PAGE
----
We have had quite different experiences with nasi goreng (Indonesian fried rice) throughout our lives. Miranda thinks she first learnt about it thanks to a TV ad for Telstra Bigpond broadband (back in the days when broadband still had to be marketed), the punchline of which centred around the famous dish. We won’t spoil it for you – see for yourself:
Ash, on the other hand, mostly just remembers being excited about eating it. Continue reading →
We stayed in Singapore for three nights on our way to Australia last year, and firmly at the top of our agenda was food – as it always is on our travels. One highlight of the trip was definitely our Singapore Slings and afternoon tea (with legendary bread and butter pudding) at Raffles, but aside from that, our culinary explorations consisted of considerably more local food at the many hawker centres (food courts).
We arrived in Singapore late in the afternoon after a 14 hour flight. Our first stop was the hotel pool (and poolside bar) for a swim and a mojito. After that, we set off into the humid Singaporean urban jungle to track down a hawker centre for some Hainanese chicken rice.
Something that was revealed early in our relationship was Ash’s intolerance of all things coconut. Long bartending shifts surrounded by the sickly scent of Malibu combined with his phobia of the texture of desiccated coconut apparently developed into an irrevocable hatred of the tropical treat and everything it stands for. This was devastating news for Miranda, for whom coconut is a favourite flavour: a throwback to an adolescence full of coconut oil and lamingtons and, indeed, student days catered by Malibu. But, ever the compromiser, she agreed to forego her coconut-scented shampoo and moisturiser, and stopped dreaming of piña coladas. Life went on without incident and mostly without complaint.
Then came this weekend, when we hit Malaysia on our cooking challenge and found that not only is nasi lemak (coconut rice) the national dish, but that (according to Nyonya Cooking) it works very nicely next to a beef rendang – a coconutty curry. Miranda was thrilled; Ash was apprehensive but vowed to be big and brave, and thus our Malaysian meal was born. Continue reading →
When asked their favourite cuisine, many people choose Thai (with its rich, very spicy coconut curries, and stir fries with the fresh flavours of chilli, lemongrass, lime and coriander), as they reminisce about street food sellers serving banana pancakes with condensed milk and BBQ fish caught that morning eaten at beach front restaurants on one of the many islands.
For Ash, who spent about six weeks in Thailand, the most quintessential Thai meal is the eponymous noodle dish: Pad Thai. However, having arrived home from Thailand and tried to track down the dish (which when bought for about 50p from a street vendor – or 55p with an egg – is spicy, full flavoured and satisfying), he has generally been disappointed, as it appears that most restaurants in England serve a ‘safe’ and bland option suitable for those with more sensitive palates than those of the Thais. This led him to frequently mention that he wanted to learn how to make a really good stir fry, so (taking the hint) Miranda bought him a ‘Perfect Pad Thai’ lesson at the Angela Malik Cookery School in Acton, which is now sadly permanently closed.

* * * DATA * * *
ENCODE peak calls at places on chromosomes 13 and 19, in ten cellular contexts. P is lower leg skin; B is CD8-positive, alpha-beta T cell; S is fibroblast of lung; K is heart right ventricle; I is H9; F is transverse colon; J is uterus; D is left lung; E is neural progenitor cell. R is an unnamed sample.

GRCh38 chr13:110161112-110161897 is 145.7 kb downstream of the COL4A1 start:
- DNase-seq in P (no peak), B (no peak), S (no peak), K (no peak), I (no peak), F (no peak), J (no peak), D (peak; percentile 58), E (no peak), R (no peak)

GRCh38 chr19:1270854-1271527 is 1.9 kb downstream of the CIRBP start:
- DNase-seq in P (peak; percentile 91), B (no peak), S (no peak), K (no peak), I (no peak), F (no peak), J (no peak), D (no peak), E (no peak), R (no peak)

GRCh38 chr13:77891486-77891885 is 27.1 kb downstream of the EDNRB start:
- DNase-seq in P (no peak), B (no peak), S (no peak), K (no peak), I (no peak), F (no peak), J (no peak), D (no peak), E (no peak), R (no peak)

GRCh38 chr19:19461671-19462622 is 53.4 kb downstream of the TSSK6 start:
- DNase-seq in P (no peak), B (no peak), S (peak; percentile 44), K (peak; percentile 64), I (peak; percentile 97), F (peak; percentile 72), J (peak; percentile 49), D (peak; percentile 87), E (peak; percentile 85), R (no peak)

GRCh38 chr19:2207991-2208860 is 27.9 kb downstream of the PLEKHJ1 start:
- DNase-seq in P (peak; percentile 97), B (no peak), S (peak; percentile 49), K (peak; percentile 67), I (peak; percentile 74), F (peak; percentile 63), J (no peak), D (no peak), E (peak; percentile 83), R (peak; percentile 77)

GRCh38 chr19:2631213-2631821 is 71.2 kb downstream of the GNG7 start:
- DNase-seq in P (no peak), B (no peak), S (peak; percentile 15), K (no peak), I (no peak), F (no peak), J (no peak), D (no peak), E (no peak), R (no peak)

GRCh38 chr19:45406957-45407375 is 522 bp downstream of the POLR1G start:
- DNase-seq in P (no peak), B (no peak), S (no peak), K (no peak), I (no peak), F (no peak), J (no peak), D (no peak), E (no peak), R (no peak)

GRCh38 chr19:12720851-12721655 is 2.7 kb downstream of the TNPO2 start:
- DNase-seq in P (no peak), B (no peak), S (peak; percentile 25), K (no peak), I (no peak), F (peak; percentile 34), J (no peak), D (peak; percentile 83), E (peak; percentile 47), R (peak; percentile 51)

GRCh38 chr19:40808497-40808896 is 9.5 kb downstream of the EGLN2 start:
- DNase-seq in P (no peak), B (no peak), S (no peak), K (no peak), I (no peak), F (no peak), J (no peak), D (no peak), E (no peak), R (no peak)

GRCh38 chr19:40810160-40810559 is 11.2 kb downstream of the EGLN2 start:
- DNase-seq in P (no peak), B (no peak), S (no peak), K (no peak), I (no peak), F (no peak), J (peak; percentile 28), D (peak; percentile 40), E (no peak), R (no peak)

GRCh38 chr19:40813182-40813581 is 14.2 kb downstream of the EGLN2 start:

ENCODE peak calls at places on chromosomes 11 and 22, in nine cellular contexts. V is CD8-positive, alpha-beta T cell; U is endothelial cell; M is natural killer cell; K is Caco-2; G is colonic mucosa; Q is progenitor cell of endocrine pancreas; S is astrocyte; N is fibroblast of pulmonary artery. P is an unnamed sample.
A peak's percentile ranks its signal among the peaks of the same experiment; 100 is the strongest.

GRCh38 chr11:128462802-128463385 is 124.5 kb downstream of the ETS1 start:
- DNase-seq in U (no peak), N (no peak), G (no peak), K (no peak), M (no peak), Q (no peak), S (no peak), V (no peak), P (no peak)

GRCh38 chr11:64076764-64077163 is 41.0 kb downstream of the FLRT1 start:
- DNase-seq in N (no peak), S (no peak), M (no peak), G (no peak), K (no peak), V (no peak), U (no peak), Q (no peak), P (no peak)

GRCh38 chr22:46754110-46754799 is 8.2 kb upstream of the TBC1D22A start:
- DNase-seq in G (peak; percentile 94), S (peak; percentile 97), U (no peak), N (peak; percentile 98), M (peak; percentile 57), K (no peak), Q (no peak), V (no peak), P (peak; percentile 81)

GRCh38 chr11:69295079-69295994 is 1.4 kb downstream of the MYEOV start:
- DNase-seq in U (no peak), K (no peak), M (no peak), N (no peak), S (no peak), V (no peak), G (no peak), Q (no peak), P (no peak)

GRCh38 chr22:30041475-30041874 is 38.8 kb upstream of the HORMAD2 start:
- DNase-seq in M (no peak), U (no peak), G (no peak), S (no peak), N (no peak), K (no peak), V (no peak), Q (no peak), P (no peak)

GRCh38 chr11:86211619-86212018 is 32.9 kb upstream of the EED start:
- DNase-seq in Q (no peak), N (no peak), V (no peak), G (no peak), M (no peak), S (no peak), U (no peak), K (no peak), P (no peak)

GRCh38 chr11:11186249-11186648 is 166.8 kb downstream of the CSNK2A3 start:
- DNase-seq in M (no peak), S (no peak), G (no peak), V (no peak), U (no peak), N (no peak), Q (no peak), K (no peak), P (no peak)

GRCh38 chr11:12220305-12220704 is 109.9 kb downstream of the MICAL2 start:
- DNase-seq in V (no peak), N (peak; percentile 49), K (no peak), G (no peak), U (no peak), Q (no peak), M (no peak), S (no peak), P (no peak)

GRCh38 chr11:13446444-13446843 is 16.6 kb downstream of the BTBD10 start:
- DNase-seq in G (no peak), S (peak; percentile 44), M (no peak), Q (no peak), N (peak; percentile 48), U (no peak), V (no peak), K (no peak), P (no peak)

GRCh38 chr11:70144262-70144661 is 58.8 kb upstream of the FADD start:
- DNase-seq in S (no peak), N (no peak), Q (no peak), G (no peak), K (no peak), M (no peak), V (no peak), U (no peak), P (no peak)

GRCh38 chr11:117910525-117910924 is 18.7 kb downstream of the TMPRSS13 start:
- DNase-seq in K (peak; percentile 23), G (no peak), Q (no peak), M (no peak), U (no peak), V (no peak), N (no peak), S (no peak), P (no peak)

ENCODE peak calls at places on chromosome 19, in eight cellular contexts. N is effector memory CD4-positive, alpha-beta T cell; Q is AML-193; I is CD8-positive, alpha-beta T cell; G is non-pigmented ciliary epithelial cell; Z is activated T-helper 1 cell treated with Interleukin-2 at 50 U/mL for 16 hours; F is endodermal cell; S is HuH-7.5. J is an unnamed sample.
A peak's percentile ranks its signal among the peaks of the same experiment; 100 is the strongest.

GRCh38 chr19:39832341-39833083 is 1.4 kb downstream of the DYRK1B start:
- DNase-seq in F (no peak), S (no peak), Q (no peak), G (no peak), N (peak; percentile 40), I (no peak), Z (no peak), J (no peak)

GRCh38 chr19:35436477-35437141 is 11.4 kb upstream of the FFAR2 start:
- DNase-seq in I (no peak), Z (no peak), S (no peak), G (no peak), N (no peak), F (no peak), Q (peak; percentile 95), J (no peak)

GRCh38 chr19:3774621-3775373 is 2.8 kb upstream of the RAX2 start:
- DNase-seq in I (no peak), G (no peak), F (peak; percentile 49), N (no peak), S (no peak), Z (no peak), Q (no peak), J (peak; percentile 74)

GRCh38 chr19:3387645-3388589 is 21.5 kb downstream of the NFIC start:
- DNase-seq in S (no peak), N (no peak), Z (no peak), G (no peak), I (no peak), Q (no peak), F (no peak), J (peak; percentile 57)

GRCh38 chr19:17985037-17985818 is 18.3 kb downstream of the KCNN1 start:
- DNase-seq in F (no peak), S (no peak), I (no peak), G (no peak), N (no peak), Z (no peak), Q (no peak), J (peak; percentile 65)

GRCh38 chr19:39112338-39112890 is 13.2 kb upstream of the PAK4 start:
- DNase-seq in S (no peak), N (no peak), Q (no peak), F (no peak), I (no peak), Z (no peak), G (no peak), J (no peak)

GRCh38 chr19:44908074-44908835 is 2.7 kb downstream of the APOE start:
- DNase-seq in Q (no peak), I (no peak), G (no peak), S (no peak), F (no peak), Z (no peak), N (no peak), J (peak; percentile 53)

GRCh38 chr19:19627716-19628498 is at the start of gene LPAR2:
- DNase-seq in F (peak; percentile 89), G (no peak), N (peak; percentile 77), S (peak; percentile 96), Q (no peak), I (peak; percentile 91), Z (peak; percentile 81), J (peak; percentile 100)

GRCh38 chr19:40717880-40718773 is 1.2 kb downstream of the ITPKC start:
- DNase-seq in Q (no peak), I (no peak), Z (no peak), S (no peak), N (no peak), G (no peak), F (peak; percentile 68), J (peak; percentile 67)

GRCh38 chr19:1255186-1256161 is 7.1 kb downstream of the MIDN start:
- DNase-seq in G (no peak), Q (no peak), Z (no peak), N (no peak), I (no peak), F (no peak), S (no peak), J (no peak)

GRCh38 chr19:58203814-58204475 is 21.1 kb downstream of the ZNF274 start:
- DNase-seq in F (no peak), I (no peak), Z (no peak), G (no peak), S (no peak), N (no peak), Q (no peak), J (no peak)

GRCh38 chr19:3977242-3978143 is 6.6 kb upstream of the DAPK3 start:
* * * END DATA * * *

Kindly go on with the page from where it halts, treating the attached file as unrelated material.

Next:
At this time, we were still carrying on a long-distance relationship, with Ash living in London and Miranda in the East Midlands. It just so happened that Ash had booked in his Pad Thai lesson on a day that Miranda ended up in London for a job interview, so she decided to tag along, and we both experienced the expertise of the Angela Malik chefs. (Miranda didn’t get the job in the end – but got a better one a few weeks later, so we must still be able to consider this ‘lucky Pad Thai’!)
We’ve been saying, ‘We must make that Pad Thai again,’ for about four years now and finally dug out the recipe this weekend. We were a little bemused at first at the approximate nature of the ingredients list on the original recipe, but we made it a bit more specific (with a couple of twists of our own) as you can see below. Those who have read the ‘About’ section of this blog may remember the reference to Pad Thai seeming more authentic when eaten out of a takeaway container – hence the somewhat unconventional presentation… Continue reading →
It seems like forever since we made our Vietnamese banh mi thit, and indeed it was nearly a full month ago. Our recent weeks have been filled with birthday celebrations, stag and hen dos, catching up with friends and a cupcake decorating class, to name a few events: all pretty much centred around food (as is our way), but not necessarily international food. So we were pleased to get back to the challenge and cook a Cambodian meal this weekend. Ash spent just over a week in Cambodia in 2004, visiting the temples of Angkor, the peaceful beaches of Sihanoukville, the crazy hustle and bustle of Phnom Penh and the museums that record – lest we forget – the horrors of Cambodia’s recent past. So he had a number of food experiences to bring to our dinner table.
Ash’s journey from Thailand was something of an adventure: the pre-booked luxury mini bus had broken down so 14 people with luggage climbed into the back of a pick-up truck at the border and, after a few hours of clinging on for dear life, arrived in Siam Reap. Along the roads of the cities and towns were hawkers and traders trying to sell post cards, trinkets and souvenirs, as well as fast food and snacks of many different kinds, one of which was skewers of barbecued meat.